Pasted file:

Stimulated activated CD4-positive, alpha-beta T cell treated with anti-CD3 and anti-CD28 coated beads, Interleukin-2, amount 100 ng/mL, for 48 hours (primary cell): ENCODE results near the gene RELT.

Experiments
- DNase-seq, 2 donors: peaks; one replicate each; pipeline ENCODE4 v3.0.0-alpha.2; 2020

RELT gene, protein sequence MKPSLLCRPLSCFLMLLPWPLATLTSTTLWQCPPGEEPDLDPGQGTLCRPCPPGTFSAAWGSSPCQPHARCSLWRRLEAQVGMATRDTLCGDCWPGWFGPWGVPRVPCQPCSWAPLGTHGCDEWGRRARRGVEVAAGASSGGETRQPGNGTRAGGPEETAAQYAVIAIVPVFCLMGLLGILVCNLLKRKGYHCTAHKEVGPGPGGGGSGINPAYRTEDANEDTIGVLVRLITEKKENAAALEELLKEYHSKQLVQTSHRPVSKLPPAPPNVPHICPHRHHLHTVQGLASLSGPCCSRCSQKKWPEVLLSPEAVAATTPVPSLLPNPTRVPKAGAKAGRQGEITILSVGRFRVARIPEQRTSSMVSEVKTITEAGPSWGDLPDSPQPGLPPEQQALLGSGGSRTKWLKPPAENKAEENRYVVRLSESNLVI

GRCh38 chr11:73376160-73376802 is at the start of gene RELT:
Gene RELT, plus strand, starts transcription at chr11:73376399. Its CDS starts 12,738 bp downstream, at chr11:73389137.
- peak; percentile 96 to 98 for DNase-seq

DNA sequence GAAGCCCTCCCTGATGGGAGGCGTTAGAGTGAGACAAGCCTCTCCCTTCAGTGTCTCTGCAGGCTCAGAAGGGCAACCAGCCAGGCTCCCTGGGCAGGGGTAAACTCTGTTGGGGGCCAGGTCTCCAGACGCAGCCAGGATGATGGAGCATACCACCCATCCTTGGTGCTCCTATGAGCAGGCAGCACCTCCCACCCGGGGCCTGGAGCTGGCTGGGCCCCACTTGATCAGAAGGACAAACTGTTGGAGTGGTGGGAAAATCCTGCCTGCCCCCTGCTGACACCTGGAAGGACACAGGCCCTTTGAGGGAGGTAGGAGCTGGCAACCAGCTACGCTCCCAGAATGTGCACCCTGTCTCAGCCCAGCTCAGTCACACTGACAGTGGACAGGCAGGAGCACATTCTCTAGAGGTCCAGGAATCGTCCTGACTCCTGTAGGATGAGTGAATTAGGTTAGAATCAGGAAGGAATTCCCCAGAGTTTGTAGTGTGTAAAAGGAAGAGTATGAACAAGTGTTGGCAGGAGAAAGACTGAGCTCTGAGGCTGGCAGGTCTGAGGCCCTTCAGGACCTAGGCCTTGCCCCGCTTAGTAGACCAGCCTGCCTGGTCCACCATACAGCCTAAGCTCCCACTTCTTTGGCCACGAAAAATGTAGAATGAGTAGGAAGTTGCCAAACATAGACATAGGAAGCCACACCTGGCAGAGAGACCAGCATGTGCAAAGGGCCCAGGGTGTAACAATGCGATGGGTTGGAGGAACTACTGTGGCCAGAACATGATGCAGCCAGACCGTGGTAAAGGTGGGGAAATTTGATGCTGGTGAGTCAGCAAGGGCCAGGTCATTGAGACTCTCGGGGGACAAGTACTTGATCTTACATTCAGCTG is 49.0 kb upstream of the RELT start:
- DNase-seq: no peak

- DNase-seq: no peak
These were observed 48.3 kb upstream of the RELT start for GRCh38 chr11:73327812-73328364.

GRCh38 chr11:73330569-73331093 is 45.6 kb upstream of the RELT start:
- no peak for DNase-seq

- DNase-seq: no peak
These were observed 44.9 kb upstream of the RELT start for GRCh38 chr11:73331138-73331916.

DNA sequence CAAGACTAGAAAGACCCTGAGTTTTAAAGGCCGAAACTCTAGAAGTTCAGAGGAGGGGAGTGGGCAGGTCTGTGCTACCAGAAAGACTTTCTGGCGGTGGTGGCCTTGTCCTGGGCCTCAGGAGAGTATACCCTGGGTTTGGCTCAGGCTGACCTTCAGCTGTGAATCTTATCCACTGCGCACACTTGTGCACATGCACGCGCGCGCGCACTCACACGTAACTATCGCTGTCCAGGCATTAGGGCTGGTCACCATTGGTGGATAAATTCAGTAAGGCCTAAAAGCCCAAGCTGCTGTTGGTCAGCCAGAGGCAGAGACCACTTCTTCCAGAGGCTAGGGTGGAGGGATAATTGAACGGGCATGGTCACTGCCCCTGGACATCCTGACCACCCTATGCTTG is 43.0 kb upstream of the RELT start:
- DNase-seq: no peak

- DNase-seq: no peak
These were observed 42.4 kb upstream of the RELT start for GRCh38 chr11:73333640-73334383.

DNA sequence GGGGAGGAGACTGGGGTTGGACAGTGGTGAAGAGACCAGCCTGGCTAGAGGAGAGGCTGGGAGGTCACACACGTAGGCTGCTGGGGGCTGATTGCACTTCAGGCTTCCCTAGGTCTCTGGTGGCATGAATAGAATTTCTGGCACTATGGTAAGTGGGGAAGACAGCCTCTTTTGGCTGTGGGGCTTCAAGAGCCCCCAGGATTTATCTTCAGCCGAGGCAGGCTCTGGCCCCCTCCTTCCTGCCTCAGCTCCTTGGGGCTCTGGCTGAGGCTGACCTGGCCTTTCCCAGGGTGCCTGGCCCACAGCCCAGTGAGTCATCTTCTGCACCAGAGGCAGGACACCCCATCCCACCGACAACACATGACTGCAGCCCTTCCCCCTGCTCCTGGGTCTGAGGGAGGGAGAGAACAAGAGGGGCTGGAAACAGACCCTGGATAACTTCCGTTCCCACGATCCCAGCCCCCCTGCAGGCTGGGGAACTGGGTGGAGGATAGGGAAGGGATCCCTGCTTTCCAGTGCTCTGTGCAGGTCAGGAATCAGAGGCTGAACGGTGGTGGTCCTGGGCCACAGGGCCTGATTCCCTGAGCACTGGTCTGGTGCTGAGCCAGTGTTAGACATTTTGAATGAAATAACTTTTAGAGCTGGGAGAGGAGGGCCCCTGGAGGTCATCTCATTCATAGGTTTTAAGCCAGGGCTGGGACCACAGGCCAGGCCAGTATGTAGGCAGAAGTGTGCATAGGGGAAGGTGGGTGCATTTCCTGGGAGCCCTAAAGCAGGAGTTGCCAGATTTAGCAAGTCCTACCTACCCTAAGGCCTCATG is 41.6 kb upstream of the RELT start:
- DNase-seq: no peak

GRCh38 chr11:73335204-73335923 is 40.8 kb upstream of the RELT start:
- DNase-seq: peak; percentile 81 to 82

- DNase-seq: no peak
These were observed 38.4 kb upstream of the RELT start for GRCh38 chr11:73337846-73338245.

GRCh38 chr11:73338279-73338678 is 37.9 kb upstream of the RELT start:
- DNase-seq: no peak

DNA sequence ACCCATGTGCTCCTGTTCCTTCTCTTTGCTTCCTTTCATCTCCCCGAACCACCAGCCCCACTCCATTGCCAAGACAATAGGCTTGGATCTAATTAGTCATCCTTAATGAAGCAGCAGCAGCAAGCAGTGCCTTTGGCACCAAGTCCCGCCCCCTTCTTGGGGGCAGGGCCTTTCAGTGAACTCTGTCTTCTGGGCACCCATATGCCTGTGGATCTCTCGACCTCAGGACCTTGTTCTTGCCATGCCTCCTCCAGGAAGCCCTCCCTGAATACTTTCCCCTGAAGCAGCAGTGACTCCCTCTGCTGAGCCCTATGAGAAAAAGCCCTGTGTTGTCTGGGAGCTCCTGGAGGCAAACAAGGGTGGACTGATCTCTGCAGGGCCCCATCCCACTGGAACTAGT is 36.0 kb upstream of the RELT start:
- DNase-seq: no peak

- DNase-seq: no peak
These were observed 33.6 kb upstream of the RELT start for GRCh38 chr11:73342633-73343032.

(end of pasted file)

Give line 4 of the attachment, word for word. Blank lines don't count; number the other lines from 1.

RELT gene, protein sequence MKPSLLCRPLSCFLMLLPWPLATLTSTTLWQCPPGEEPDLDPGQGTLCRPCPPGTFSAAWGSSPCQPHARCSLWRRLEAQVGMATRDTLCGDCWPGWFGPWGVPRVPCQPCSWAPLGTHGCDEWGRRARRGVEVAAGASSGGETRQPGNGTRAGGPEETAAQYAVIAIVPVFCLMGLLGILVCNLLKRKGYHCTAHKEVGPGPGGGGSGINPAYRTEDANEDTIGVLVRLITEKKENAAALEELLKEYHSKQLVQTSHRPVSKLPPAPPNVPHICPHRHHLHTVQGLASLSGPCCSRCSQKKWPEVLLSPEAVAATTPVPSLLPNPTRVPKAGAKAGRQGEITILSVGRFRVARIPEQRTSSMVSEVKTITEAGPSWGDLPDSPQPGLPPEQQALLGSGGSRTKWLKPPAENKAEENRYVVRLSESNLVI